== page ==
Science Shows GM Foods Are Dangerous
New Study Shows Humans Are at Danger from GM Foods
A scientific study on GM foods has been published and it shows dangers.
What about previous studies? Ah well, the anti-science GM corporations (and government agencies that are supposed to watch over them) have not previously made any such studies! They simply pay lobbyists to get government approval to sell their untested products. You and your children are being used as guinea pigs.
As Craig Winters of the Campaign to Label Genetically Engineered Foods puts it, "A new study published by the British Food Safety Standards Agency is the world's first known trial of genetically engineered foods on human volunteers. Don't you find that incredible? How in the world can the biotech industry say these foods are safe when they have never done any peer-reviewed clinical feeding studies on humans?"
Here are some excerpts from recent news reports appearing in the Daily Mail (UK) and released by Friends of the Earth.
by Sean Poulter
Eating GM food can change the genetic make-up of your digestive system and could put you at risk of infections that are resistant to antibiotics, experts said today.
A British study has revealed that volunteers who ate one meal containing genetically modified soya had traces of the modified DNA in bacteria in their small intestines.
Scientists now fear that GM foods, which are often modified to be resistant to antibiotics, will leave Britons vulnerable to untreatable diseases. The research contradicts repeated claims by the GM industry that gene transfer from foods to humans is extremely unlikely. It also raises the possibility that millions of people may already have GM bacteria from food they have eaten.
Geneticist Dr Michael Antoniou, London, said the results indicated the need for an extensive GM foods testing programme. He added: "The most significant finding is that there is GM soya DNA in the bacteria at readily detectable levels in the small intestines. It was always said by the industry that this could not happen or was extremely unlikely."
Dr Antoniou added: "Bacteria in the gut are going to take up genes that will make them resistant to potentially therapeutic antibiotics. The possibility is that someone who picked up the antibiotic resistance through food and then fell ill, that a medical antibiotic might not be effective."
Genetically Engineered Crop Gene Found for First Time in Bacteria in Human Digestive System; Concerns About Antibiotic Resistance Raised
New evidence from British scientists raises serious questions about the safety of genetically engineered foods. A study published by the British Food Safety Standards Agency (FAS) showed for the first time that a gene inserted in a genetically engineered crop has found its way into bacteria in the human gut.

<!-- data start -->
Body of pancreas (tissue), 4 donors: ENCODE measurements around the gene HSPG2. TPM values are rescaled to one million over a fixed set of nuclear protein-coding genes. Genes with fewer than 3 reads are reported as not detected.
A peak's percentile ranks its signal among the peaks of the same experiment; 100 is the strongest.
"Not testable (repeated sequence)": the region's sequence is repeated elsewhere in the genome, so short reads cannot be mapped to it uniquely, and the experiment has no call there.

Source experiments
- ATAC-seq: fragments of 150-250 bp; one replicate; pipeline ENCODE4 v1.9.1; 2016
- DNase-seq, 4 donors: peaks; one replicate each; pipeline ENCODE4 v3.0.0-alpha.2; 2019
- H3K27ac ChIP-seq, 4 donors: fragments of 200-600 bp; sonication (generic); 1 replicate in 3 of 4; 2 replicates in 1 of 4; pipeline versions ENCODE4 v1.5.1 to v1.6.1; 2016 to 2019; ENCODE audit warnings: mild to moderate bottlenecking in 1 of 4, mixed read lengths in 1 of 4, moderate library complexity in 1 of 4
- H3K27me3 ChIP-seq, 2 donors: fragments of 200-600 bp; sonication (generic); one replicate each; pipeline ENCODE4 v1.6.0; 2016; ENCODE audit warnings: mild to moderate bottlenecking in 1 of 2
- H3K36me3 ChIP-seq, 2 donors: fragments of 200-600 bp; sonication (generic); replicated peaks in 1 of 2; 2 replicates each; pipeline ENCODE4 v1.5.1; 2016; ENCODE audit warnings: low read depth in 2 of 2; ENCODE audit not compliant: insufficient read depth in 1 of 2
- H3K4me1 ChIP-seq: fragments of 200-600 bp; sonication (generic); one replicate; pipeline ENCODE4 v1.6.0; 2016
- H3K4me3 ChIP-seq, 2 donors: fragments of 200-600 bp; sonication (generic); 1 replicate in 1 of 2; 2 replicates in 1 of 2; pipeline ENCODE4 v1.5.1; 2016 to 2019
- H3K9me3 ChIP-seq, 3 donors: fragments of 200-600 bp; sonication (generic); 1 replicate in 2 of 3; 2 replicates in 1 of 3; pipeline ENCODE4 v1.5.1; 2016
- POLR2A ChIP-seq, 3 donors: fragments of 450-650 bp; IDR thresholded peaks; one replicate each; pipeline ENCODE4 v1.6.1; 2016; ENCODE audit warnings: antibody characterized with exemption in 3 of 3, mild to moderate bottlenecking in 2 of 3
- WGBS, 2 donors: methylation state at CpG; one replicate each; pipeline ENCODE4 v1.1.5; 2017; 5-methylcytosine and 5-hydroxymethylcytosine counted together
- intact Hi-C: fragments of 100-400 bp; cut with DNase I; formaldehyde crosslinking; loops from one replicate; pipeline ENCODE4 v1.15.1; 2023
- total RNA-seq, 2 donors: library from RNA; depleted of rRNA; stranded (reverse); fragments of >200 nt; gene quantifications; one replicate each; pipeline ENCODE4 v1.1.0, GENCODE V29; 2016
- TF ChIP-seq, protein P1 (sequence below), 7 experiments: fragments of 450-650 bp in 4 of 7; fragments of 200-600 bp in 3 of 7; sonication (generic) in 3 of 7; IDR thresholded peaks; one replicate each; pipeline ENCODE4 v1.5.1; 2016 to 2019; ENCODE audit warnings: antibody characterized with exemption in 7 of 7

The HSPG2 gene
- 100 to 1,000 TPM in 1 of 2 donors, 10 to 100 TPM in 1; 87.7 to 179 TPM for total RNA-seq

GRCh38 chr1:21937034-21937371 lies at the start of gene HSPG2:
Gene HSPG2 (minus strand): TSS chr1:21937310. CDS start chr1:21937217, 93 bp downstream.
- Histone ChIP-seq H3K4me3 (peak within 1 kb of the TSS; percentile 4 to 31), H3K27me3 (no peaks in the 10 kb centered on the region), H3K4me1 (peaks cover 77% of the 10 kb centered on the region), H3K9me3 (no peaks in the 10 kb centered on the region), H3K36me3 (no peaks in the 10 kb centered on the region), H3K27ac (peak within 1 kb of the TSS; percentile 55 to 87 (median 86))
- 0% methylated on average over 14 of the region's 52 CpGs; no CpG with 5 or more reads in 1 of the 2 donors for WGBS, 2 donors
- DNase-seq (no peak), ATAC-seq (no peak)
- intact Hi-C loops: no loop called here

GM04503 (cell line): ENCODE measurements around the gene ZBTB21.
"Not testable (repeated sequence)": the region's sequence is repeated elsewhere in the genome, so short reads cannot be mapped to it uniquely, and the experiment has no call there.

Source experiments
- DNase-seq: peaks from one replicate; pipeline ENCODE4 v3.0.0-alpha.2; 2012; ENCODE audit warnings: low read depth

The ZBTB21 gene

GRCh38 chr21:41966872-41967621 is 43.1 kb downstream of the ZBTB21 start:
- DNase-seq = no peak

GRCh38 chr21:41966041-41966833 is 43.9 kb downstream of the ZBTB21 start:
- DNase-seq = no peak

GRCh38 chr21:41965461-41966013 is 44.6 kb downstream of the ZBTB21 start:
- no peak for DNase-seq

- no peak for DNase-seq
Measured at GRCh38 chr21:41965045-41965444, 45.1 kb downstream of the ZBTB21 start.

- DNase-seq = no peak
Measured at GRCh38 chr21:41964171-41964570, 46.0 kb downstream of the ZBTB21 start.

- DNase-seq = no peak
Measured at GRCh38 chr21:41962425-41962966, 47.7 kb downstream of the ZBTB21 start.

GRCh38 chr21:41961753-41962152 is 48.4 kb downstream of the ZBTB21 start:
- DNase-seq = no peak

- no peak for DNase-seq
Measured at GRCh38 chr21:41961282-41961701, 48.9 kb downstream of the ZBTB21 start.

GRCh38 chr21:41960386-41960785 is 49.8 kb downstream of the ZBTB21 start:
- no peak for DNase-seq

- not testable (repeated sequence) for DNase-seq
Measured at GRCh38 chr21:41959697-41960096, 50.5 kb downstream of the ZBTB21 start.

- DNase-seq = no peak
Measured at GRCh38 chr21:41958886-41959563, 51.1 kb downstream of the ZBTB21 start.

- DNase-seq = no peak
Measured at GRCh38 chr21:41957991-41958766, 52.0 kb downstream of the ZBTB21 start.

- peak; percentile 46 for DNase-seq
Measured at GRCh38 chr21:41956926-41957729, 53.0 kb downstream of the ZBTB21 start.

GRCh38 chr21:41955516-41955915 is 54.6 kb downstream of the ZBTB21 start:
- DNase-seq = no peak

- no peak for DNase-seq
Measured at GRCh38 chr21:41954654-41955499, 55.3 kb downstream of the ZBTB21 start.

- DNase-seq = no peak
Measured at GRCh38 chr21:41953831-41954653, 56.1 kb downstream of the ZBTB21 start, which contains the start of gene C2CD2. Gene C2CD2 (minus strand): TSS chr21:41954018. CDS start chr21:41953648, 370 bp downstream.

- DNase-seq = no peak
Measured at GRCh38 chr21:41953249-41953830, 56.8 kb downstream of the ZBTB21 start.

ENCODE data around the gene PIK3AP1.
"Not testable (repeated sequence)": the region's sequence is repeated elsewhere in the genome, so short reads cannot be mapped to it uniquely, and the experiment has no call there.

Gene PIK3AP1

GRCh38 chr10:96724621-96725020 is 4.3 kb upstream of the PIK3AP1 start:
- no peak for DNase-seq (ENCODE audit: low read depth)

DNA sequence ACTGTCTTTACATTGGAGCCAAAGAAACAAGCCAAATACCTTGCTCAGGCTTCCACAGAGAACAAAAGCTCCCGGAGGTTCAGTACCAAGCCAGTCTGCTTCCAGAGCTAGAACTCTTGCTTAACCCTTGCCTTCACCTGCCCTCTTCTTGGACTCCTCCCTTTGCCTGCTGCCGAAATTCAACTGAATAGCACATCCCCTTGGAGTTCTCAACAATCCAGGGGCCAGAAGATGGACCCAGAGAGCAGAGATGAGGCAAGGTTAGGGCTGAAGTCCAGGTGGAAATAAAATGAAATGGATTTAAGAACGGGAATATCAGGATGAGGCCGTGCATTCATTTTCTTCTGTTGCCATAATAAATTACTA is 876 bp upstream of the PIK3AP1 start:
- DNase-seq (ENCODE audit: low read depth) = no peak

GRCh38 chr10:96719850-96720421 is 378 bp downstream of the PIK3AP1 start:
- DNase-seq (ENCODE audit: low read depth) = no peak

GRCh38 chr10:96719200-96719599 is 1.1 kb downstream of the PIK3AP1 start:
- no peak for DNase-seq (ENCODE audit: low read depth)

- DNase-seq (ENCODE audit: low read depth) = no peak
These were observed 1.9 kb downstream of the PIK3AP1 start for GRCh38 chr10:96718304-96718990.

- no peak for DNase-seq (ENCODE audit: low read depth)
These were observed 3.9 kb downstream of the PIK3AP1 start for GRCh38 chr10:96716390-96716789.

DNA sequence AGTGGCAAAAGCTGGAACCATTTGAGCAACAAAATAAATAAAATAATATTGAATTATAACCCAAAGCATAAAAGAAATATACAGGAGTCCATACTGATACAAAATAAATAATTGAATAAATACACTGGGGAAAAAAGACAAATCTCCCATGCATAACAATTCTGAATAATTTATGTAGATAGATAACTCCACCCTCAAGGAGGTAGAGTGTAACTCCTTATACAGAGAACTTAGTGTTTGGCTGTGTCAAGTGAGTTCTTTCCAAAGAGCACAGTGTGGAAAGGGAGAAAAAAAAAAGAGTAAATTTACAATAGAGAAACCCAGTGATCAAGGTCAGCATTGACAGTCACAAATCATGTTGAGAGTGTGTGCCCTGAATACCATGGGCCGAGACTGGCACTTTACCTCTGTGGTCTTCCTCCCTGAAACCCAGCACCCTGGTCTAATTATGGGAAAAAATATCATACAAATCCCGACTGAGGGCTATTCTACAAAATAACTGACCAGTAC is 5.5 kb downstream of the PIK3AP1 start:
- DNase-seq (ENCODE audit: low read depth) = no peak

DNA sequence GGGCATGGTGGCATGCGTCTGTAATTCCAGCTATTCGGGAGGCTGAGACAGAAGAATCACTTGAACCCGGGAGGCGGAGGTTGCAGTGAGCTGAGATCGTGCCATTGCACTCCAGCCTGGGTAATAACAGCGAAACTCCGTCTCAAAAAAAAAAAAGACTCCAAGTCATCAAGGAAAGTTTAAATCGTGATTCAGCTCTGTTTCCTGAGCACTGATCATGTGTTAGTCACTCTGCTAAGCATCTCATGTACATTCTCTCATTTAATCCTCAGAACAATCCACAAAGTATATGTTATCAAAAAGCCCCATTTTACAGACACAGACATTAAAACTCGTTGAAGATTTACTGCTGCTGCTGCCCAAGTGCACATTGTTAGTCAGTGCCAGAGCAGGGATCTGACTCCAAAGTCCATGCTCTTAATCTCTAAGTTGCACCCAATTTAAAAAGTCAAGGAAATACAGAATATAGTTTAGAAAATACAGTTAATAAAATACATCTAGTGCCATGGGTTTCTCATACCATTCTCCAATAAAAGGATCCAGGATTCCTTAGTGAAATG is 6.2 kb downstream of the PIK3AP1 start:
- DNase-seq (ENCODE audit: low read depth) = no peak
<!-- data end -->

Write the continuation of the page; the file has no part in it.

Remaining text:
Many engineered crops have antibiotic resistance marker genes inserted in them, and there are fears that if material from these marker genes passes into humans, people's ability to fight infections may be reduced.
Researchers fed a single meal of a hamburger and a milk shake that both contained genetically engineered soy to study participants. According to the FSA gene uptake study, entitled "Evaluating the Risks Associated with Using GMOs in Human Foods" (pp. 22-27, http://www.foodstandards.gov.uk/science/sciencetopics/gmfoods/gm_reports ), an herbicide resistance gene from a Roundup Ready variety of engineered soy was found by researchers in bacteria from the small intestines of three out of seven study participants (pg. 24).
Adrian Bebb, GM food campaigner for Friends of the Earth UK said, "This research should set alarm bells ringing. Industry scientists and government advisors have always played down the risk of this ever happening, but the first time they looked for it they found it."
The biotech industry has long maintained that DNA is destroyed during digestion and that there are barriers to incorporation of genetically engineered crop genes by bacteria. According to a March 4, 2001 news release by the multi-million dollar biotech lobbying initiative called the Council for Biotechnology Information, "the DNA contained in food -- including the antibiotic-resistance gene -- is broken down in the human gut during the digestive process."
However, those assertions crumbled under the FSA findings, which showed that engineered crop genes can survive digestion long enough to be incorporated by bacteria.
The new evidence raises safety concerns for people eating genetically engineered foods. In particular, if antibiotic resistance genes used in some varieties of engineered crops are being picked up by bacteria in the intestines of people eating engineered foods, this could increase bacterial resistance to life-saving antibiotics.
According to Michael Antoniou, a senior lecturer in molecular genetics at King's College Medical School in London, the study "suggests that you can get antibiotic marker genes spreading amongst the bacterial population within the intestine which could compromise future antibiotic use. They have shown that this can happen even at very low levels after just one meal."
Given the research results, Friends of the Earth is calling for the immediate withdrawal of genetically engineered crops containing antibiotic resistance markers from the market. The organization also calls for further research into the effects of gene transfer to bacteria.
In May 1999, the British Medical Association also called for a ban of crops with antibiotic resistance marker genes stating, "There should be a ban on the use of antibiotic resistance marker genes in GM food, as the risk to human health from antibiotic resistance developing in micro-organisms is one of the major public health threats that will be faced in the 21st Century."